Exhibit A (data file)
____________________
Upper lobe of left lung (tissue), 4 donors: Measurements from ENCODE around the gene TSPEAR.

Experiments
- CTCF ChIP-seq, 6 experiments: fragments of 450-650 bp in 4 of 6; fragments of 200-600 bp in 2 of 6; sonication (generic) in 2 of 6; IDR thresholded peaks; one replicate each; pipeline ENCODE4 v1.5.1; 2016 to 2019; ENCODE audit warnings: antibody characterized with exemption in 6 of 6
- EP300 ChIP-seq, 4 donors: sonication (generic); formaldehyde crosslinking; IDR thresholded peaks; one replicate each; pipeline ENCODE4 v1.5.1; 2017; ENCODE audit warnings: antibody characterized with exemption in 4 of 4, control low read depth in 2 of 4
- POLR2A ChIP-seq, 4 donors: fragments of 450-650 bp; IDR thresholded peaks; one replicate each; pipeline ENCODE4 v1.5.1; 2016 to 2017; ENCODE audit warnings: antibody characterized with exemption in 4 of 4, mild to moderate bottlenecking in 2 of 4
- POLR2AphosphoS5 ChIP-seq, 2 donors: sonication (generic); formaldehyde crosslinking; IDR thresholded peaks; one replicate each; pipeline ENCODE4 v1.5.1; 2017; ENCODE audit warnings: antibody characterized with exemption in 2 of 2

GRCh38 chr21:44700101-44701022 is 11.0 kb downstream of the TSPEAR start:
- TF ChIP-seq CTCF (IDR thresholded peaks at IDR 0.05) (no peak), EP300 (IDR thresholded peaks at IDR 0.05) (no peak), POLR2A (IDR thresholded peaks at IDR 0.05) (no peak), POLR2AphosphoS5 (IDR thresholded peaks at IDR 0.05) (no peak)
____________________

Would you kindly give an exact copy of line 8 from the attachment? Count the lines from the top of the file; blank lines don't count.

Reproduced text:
- TF ChIP-seq CTCF (IDR thresholded peaks at IDR 0.05) (no peak), EP300 (IDR thresholded peaks at IDR 0.05) (no peak), POLR2A (IDR thresholded peaks at IDR 0.05) (no peak), POLR2AphosphoS5 (IDR thresholded peaks at IDR 0.05) (no peak)